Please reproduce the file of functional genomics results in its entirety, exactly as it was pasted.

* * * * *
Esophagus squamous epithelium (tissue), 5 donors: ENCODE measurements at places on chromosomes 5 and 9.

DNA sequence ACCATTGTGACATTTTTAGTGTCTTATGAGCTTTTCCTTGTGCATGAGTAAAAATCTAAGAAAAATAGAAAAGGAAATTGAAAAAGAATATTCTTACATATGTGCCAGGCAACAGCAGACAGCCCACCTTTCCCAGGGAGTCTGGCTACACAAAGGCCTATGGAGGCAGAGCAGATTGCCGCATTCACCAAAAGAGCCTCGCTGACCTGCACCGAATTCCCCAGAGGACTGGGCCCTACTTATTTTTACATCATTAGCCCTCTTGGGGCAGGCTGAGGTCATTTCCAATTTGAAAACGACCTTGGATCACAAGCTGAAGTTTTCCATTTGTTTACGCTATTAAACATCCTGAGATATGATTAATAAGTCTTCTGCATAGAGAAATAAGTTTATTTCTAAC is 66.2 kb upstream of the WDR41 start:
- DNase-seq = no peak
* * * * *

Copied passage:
Esophagus squamous epithelium (tissue), 5 donors: ENCODE measurements at places on chromosomes 5 and 9.

DNA sequence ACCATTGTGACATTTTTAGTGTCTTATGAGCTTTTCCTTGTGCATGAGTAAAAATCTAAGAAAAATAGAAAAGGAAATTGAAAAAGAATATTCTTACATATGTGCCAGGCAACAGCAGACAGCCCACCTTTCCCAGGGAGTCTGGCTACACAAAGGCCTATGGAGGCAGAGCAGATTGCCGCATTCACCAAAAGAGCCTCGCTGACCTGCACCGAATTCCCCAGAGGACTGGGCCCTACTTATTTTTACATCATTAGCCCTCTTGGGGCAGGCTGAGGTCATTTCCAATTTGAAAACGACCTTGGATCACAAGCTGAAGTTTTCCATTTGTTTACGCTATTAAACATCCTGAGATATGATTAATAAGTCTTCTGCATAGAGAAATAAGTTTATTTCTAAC is 66.2 kb upstream of the WDR41 start:
- DNase-seq = no peak